John Franzen’s life experiences have constructed a world in itself, where several themes arise as essential for both his life and his art. Franzen compares himself to a scientist, a shaman, and a priest; his role and responsibility as an artist is to investigate the governing principles of the universe. In this process, he mainly focuses on the nature of darkness, nothingness, destruction, and creation.  The objective of Franzen’s research is to build a cosmology, a coherent interpretation of the mechanisms of the universe.


In order to do so, Franzen experiments with different artistic methods. He begins with the use of paper and the colour white to explore what he considers the ‘beginning’. Next is the investigation of the line using ink, graphite or blood. The creation of the line is the method that formats the blueprint of the universe. The essence of this project is One Line, a single stroke, a mere movement, that aims to embody the essence of all creation. Each further act is merely a repetition of the first one. The analysis of the line and nothingness have led Franzen to transform the act of drawing into a process of meditation, a conversation between the medium and the artist. This connection transforms the visual value of his artistic project into both a performance act and a personal ritual, that serves to answer both Franzen’s inner questions, as well as his cosmological inquiries.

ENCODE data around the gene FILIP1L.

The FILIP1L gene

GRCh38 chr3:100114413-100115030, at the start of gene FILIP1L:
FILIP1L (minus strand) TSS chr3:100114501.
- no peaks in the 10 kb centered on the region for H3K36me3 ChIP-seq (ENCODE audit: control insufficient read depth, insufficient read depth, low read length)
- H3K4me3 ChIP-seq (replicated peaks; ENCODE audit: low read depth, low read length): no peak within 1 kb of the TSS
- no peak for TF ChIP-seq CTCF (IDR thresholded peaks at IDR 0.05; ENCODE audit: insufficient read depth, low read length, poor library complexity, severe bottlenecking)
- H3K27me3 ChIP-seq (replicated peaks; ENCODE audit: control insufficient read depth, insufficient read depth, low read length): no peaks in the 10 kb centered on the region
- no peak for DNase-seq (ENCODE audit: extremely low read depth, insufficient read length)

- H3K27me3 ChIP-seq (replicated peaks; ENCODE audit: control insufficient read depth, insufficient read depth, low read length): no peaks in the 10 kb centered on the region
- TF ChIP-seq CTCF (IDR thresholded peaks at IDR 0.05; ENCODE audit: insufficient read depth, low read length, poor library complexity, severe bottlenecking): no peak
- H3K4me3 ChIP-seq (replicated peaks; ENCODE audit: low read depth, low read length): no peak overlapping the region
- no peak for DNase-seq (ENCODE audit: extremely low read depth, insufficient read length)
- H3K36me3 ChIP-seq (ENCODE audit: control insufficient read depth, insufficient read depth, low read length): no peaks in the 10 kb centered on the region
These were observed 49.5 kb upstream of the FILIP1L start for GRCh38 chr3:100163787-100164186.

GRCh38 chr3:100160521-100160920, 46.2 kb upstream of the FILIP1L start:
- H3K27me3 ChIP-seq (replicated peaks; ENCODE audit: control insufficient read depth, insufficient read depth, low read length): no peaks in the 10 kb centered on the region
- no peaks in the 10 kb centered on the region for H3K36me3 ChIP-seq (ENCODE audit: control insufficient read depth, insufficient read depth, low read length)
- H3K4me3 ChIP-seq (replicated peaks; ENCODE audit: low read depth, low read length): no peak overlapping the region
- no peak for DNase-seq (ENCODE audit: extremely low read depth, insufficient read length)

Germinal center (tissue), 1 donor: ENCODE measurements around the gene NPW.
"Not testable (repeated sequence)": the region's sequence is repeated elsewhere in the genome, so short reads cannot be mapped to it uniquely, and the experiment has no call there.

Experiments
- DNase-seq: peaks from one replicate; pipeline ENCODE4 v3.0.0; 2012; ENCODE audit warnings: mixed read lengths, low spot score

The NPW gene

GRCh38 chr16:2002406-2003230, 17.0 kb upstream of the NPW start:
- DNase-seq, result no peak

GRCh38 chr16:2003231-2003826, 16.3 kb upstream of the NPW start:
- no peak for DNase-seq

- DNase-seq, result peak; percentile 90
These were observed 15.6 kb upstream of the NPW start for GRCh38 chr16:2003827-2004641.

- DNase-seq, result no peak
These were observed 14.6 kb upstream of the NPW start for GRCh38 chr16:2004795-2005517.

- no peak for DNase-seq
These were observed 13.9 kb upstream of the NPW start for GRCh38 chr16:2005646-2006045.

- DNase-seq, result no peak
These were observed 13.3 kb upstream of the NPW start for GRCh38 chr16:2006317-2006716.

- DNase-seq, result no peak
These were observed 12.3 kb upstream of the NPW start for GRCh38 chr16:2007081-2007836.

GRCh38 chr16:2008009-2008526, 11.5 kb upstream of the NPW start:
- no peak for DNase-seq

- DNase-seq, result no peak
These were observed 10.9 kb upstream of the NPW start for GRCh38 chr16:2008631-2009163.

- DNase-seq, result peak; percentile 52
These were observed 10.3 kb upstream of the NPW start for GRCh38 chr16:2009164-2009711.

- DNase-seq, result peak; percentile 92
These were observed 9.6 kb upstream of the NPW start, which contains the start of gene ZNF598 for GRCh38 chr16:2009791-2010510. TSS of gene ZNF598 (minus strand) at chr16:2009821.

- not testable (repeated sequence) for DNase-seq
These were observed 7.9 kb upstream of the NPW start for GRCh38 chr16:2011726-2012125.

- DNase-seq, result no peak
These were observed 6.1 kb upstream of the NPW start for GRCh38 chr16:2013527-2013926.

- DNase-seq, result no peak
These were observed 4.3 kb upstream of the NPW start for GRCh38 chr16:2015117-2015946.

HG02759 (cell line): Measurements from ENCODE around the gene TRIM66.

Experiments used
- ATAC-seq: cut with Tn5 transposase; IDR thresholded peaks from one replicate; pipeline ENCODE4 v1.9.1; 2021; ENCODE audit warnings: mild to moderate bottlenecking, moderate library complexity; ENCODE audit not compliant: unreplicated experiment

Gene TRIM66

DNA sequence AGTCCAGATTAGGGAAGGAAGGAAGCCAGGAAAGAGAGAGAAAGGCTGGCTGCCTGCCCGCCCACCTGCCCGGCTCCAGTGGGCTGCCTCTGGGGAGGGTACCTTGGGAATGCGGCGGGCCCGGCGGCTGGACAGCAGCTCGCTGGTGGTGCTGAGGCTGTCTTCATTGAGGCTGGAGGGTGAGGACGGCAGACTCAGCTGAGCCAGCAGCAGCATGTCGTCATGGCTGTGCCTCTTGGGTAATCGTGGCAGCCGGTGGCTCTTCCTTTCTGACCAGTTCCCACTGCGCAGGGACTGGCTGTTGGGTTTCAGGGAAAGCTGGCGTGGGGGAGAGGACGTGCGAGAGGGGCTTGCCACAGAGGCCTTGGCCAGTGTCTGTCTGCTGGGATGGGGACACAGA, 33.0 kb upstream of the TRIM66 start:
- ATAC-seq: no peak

A further essential element of Franzen’s philosophical anthropology is the narcissistic perception of all human beings. This theme, together with the importance of destruction and deconstruction, takes his performative act to a different level with his latest project. This project consists of the use of big reflective titanium panels, which he damages using various instruments. Franzen aims to destroy in order to heal both his and the observer’s spirit. He aims to ‘destroy’ the observer’s narcissistic reflection on the metal sheet. Franzen considers that the viewers, as well as the art market, are nothing more than the center of their own space and time. Every piece Franzen creates always involves both a methodological experimentation and a ritual. The former can help him to create the cosmology while the later can heal his soul.




Gallery Yoko Uhoda - Knokke BE

Gallery Podgorny Robinson - S. Paul de Vence FR

Parkview Gallery - Hong Kong



Gallery Yoko Uhoda - Liege BE

Gallery Podgorny Robinson - S. Paul de Vence  FR

London Art Fair - London UK

Art Central - Hong Kong

First Price Art Dubai Sculpture Award - UAE



Morgen Contemporary - Berlin DE

Oneiro - Paris FR

Sparkasse - Aachen DE

Arusha Gallery - Edinburgh UK

Art & Antiques fair - Hertogenbosch NL

Gallery Dixit Algorizmi - Berlin DE

Parkview Gallery - Hong Kong

Gallery Yoko Uhoda - Liege BE

Gallery Annette Müller - Düsseldorf DE



Künstlerhaus Dortmund - Dortmund DE

Medi Art - Luxemburg LUX

AAA Auction - Amsterdam NL

Shortlisted THFMF - London UK

International Artist Award - Dubai UAE

Havoc - Amsterdam NL



Scope 13 - Maastricht NL

Galerie Freitag 18.30 - Aachen DE

Gallery Morgen Contemporary - Berlin DE